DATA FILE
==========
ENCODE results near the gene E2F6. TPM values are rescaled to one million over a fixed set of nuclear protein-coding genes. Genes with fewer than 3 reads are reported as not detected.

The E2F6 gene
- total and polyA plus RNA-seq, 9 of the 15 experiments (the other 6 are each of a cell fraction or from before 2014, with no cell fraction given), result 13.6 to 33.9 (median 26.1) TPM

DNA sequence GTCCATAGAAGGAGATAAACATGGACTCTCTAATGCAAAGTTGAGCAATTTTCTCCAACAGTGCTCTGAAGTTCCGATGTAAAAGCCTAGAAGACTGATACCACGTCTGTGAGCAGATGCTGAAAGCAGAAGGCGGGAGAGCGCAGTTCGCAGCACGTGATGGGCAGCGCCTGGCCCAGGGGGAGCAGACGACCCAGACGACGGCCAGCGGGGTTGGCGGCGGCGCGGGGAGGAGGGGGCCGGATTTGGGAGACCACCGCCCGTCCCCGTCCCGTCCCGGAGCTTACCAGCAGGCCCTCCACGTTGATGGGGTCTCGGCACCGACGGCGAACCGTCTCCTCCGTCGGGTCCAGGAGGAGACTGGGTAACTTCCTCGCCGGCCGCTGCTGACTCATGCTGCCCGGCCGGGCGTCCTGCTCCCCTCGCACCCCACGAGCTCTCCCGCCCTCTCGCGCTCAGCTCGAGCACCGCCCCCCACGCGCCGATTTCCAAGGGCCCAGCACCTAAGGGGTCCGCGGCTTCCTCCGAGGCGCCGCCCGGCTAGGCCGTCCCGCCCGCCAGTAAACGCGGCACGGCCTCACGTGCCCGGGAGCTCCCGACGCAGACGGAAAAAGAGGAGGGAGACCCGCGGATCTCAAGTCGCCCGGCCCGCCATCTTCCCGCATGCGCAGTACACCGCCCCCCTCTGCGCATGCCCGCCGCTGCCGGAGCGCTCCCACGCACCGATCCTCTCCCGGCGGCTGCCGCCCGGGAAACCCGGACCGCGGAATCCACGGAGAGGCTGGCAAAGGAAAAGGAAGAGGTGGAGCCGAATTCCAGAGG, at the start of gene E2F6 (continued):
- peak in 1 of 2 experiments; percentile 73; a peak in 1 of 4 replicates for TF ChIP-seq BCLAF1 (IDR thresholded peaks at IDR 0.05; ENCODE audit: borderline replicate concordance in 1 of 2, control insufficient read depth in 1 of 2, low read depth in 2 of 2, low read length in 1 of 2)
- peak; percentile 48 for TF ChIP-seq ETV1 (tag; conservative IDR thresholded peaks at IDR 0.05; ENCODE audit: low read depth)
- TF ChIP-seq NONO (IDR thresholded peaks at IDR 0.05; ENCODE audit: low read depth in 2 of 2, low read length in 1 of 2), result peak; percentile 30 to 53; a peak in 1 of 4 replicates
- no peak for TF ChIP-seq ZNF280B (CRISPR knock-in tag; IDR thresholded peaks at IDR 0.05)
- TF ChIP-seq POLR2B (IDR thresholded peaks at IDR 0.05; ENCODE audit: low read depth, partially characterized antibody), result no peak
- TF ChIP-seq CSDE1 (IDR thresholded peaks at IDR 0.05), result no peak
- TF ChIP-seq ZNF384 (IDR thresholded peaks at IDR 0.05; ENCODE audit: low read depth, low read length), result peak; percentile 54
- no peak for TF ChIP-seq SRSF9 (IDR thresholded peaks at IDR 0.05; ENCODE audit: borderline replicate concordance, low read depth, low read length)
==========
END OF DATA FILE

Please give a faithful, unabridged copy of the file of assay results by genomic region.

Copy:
ENCODE results near the gene E2F6. TPM values are rescaled to one million over a fixed set of nuclear protein-coding genes. Genes with fewer than 3 reads are reported as not detected.

The E2F6 gene
- total and polyA plus RNA-seq, 9 of the 15 experiments (the other 6 are each of a cell fraction or from before 2014, with no cell fraction given), result 13.6 to 33.9 (median 26.1) TPM

DNA sequence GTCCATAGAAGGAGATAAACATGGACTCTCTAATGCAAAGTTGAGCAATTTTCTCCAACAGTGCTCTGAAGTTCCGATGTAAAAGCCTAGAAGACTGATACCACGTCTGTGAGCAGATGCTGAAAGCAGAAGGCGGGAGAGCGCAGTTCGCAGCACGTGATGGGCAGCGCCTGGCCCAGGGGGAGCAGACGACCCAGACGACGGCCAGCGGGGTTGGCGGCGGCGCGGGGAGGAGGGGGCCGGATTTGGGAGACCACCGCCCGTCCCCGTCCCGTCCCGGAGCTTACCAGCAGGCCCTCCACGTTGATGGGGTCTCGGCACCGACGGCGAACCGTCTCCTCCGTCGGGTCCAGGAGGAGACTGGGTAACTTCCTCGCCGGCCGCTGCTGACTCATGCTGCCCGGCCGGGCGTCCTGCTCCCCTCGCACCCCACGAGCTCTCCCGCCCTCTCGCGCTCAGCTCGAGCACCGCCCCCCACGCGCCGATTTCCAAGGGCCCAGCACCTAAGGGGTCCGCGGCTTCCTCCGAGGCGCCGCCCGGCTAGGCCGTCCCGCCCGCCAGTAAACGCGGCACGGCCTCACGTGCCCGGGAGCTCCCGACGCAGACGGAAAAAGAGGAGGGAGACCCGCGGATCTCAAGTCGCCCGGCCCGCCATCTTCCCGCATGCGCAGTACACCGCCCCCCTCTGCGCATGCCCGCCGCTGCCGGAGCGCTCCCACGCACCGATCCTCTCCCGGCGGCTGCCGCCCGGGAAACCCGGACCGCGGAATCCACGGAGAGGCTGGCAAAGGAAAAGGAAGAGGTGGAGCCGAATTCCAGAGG, at the start of gene E2F6 (continued):
- peak in 1 of 2 experiments; percentile 73; a peak in 1 of 4 replicates for TF ChIP-seq BCLAF1 (IDR thresholded peaks at IDR 0.05; ENCODE audit: borderline replicate concordance in 1 of 2, control insufficient read depth in 1 of 2, low read depth in 2 of 2, low read length in 1 of 2)
- peak; percentile 48 for TF ChIP-seq ETV1 (tag; conservative IDR thresholded peaks at IDR 0.05; ENCODE audit: low read depth)
- TF ChIP-seq NONO (IDR thresholded peaks at IDR 0.05; ENCODE audit: low read depth in 2 of 2, low read length in 1 of 2), result peak; percentile 30 to 53; a peak in 1 of 4 replicates
- no peak for TF ChIP-seq ZNF280B (CRISPR knock-in tag; IDR thresholded peaks at IDR 0.05)
- TF ChIP-seq POLR2B (IDR thresholded peaks at IDR 0.05; ENCODE audit: low read depth, partially characterized antibody), result no peak
- TF ChIP-seq CSDE1 (IDR thresholded peaks at IDR 0.05), result no peak
- TF ChIP-seq ZNF384 (IDR thresholded peaks at IDR 0.05; ENCODE audit: low read depth, low read length), result peak; percentile 54
- no peak for TF ChIP-seq SRSF9 (IDR thresholded peaks at IDR 0.05; ENCODE audit: borderline replicate concordance, low read depth, low read length)